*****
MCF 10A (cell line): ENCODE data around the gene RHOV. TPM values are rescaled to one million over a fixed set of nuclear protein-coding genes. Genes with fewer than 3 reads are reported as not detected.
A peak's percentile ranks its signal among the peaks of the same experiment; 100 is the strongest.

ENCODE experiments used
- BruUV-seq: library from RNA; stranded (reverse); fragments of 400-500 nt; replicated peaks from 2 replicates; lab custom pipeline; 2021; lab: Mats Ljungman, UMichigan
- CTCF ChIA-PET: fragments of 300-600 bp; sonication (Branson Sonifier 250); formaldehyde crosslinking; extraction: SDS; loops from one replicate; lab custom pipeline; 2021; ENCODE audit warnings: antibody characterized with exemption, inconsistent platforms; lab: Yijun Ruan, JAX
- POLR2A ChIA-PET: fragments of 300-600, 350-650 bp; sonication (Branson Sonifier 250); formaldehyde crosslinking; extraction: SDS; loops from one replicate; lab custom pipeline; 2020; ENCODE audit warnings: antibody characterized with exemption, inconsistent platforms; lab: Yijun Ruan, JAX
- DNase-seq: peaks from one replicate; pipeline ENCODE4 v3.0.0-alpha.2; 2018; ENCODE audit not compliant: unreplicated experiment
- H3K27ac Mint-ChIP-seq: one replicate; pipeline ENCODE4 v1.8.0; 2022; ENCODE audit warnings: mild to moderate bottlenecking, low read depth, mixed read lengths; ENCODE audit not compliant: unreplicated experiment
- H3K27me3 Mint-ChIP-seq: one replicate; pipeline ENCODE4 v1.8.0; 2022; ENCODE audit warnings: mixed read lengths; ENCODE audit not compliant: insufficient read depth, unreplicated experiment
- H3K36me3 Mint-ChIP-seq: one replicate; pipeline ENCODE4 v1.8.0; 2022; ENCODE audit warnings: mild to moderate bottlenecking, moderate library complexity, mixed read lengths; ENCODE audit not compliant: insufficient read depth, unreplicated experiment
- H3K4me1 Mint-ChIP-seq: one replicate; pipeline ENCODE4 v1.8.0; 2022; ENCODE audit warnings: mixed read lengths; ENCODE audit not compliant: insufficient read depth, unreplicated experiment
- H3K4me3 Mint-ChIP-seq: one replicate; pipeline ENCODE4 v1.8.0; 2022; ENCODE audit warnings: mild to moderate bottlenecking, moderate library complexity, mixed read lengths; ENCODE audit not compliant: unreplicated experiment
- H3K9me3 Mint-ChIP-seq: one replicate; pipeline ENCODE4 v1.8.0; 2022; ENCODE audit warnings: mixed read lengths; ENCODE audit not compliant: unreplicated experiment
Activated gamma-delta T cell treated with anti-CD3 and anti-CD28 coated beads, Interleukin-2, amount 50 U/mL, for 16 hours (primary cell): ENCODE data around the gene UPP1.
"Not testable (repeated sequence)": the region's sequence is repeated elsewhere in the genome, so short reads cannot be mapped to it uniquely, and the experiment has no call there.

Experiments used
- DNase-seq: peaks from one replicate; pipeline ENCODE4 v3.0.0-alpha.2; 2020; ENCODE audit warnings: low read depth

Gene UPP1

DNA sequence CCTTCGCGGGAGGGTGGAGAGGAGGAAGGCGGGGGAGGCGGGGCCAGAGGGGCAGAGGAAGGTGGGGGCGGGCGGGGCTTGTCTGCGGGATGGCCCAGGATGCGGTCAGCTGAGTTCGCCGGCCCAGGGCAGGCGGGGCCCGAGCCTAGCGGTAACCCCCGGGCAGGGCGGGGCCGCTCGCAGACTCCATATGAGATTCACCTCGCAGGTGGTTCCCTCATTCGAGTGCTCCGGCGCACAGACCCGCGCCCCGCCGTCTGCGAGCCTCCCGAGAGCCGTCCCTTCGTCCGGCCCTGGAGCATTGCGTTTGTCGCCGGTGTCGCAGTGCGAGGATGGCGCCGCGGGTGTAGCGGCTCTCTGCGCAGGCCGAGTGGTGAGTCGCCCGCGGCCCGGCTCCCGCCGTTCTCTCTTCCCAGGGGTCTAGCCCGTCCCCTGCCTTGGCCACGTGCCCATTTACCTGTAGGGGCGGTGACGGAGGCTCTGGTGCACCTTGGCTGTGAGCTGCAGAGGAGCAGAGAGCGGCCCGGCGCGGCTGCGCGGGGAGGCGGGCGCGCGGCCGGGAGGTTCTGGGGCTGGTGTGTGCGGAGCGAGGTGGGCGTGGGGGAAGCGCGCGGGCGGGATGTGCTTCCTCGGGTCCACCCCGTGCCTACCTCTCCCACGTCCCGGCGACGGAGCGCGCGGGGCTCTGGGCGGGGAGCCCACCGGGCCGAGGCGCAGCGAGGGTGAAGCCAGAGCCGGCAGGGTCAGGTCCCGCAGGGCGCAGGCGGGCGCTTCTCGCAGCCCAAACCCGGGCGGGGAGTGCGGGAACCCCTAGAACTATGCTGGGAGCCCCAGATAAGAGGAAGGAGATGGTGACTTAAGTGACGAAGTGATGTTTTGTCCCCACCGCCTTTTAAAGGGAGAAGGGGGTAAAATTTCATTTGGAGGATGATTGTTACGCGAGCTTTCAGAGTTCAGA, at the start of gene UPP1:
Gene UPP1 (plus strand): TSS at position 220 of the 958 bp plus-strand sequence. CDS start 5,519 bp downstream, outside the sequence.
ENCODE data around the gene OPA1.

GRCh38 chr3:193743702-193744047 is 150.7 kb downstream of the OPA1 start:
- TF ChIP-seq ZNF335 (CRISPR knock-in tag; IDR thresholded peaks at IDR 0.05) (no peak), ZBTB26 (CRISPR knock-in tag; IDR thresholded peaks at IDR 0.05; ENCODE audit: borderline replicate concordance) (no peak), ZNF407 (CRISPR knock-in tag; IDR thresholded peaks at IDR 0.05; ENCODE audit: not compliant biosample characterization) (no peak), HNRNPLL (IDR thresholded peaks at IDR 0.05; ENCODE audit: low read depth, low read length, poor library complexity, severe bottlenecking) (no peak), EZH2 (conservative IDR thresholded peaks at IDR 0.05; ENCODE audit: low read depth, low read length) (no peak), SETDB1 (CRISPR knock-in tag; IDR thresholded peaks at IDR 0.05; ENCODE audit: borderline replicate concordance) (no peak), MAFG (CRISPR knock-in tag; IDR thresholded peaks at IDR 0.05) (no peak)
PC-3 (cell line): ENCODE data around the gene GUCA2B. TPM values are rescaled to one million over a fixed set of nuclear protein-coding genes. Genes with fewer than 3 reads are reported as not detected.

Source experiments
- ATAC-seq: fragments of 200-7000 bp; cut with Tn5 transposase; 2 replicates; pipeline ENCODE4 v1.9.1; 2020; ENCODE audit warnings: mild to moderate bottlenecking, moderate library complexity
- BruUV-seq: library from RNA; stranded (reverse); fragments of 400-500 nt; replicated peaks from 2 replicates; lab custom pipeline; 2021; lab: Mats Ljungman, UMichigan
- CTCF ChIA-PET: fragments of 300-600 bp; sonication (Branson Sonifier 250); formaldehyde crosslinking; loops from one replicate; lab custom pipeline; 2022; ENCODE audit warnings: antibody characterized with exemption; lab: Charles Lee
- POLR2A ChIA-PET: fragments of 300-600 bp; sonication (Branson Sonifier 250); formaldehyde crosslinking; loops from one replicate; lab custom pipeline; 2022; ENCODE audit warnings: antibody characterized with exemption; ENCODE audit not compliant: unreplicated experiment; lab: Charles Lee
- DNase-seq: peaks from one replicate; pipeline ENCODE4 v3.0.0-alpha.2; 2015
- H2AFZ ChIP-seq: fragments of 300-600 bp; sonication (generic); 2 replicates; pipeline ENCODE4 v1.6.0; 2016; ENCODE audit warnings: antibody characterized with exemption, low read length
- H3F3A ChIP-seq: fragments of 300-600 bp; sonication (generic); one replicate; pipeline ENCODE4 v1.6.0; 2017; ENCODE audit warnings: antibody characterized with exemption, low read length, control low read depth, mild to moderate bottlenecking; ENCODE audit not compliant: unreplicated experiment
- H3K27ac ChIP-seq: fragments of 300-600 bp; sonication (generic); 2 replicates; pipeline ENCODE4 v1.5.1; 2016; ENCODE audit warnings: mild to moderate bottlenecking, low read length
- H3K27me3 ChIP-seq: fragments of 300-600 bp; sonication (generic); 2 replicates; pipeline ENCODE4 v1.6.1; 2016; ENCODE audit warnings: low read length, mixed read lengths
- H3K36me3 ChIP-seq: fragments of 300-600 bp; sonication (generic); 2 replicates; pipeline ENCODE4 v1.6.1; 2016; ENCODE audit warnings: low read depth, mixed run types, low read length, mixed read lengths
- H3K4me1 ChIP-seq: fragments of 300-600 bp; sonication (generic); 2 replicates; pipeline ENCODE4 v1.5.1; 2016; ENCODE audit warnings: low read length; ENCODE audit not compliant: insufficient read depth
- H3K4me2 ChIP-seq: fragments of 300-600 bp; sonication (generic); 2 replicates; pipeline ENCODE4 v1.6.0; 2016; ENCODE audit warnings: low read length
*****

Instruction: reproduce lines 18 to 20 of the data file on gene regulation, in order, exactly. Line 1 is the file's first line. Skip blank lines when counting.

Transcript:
Gene UPP1

DNA sequence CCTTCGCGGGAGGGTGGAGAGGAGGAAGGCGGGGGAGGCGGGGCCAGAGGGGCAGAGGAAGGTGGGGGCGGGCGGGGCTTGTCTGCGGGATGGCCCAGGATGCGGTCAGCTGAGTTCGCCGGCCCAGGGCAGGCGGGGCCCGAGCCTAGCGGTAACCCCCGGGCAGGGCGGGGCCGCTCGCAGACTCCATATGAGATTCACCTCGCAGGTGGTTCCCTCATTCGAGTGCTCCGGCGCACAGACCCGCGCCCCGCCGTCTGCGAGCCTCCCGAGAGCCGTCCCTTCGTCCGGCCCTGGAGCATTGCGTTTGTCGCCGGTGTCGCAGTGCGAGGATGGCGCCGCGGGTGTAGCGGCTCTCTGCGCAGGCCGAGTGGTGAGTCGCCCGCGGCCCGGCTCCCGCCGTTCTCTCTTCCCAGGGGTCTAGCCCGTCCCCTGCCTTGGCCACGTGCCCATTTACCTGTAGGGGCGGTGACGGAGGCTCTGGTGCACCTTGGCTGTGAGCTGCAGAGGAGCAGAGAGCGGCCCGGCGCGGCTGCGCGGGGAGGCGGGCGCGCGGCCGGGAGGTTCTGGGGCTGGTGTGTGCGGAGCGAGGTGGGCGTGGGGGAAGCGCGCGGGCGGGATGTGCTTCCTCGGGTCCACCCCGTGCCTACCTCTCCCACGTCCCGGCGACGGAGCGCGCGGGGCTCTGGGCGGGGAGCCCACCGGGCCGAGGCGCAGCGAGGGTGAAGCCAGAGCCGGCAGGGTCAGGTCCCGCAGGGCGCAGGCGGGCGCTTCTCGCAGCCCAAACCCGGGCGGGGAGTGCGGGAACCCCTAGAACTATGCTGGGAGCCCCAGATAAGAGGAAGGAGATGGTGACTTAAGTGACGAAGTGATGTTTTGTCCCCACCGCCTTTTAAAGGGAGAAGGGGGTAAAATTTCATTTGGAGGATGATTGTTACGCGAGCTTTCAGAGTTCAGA, at the start of gene UPP1:
Gene UPP1 (plus strand): TSS at position 220 of the 958 bp plus-strand sequence. CDS start 5,519 bp downstream, outside the sequence.